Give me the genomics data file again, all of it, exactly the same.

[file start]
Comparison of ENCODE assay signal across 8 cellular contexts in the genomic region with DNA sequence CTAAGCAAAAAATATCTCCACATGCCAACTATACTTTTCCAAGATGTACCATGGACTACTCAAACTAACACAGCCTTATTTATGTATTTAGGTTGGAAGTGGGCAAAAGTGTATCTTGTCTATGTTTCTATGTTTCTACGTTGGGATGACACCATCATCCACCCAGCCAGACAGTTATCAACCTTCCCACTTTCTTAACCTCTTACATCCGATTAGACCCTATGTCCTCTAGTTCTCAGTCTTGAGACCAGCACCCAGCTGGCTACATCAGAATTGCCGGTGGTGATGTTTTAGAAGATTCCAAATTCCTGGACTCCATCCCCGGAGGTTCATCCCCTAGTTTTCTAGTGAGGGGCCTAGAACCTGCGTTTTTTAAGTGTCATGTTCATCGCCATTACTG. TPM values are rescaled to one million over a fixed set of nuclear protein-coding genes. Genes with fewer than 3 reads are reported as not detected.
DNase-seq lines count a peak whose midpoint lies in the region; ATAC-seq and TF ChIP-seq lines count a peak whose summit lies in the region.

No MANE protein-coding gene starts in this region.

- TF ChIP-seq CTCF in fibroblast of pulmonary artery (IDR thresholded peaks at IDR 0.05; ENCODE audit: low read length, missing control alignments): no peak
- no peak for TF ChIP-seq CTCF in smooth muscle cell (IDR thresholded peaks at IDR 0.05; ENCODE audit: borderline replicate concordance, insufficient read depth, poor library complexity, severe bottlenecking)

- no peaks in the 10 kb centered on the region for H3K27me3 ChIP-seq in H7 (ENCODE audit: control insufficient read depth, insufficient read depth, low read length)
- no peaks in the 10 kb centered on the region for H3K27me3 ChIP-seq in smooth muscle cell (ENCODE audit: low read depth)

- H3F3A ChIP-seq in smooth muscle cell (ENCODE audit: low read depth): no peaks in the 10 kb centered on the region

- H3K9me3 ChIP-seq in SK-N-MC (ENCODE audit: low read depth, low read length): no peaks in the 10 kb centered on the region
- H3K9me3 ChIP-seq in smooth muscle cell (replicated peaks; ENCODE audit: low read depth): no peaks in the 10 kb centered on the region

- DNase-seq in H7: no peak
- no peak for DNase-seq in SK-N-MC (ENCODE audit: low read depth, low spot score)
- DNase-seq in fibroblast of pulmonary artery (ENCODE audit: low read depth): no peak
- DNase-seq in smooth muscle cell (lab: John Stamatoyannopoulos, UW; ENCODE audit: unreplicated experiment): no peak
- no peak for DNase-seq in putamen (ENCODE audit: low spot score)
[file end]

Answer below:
Comparison of ENCODE assay signal across 8 cellular contexts in the genomic region with DNA sequence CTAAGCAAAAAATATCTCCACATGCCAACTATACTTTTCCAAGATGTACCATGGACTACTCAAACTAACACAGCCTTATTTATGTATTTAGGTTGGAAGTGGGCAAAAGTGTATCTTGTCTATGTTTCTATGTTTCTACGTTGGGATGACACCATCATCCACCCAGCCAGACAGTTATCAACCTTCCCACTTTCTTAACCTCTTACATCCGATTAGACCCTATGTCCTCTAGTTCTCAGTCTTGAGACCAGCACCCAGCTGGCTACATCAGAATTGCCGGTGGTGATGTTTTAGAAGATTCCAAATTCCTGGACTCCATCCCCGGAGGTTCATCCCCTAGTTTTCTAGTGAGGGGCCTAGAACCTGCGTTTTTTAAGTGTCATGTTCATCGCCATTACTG. TPM values are rescaled to one million over a fixed set of nuclear protein-coding genes. Genes with fewer than 3 reads are reported as not detected.
DNase-seq lines count a peak whose midpoint lies in the region; ATAC-seq and TF ChIP-seq lines count a peak whose summit lies in the region.

No MANE protein-coding gene starts in this region.

- TF ChIP-seq CTCF in fibroblast of pulmonary artery (IDR thresholded peaks at IDR 0.05; ENCODE audit: low read length, missing control alignments): no peak
- no peak for TF ChIP-seq CTCF in smooth muscle cell (IDR thresholded peaks at IDR 0.05; ENCODE audit: borderline replicate concordance, insufficient read depth, poor library complexity, severe bottlenecking)

- no peaks in the 10 kb centered on the region for H3K27me3 ChIP-seq in H7 (ENCODE audit: control insufficient read depth, insufficient read depth, low read length)
- no peaks in the 10 kb centered on the region for H3K27me3 ChIP-seq in smooth muscle cell (ENCODE audit: low read depth)

- H3F3A ChIP-seq in smooth muscle cell (ENCODE audit: low read depth): no peaks in the 10 kb centered on the region

- H3K9me3 ChIP-seq in SK-N-MC (ENCODE audit: low read depth, low read length): no peaks in the 10 kb centered on the region
- H3K9me3 ChIP-seq in smooth muscle cell (replicated peaks; ENCODE audit: low read depth): no peaks in the 10 kb centered on the region

- DNase-seq in H7: no peak
- no peak for DNase-seq in SK-N-MC (ENCODE audit: low read depth, low spot score)
- DNase-seq in fibroblast of pulmonary artery (ENCODE audit: low read depth): no peak
- DNase-seq in smooth muscle cell (lab: John Stamatoyannopoulos, UW; ENCODE audit: unreplicated experiment): no peak
- no peak for DNase-seq in putamen (ENCODE audit: low spot score)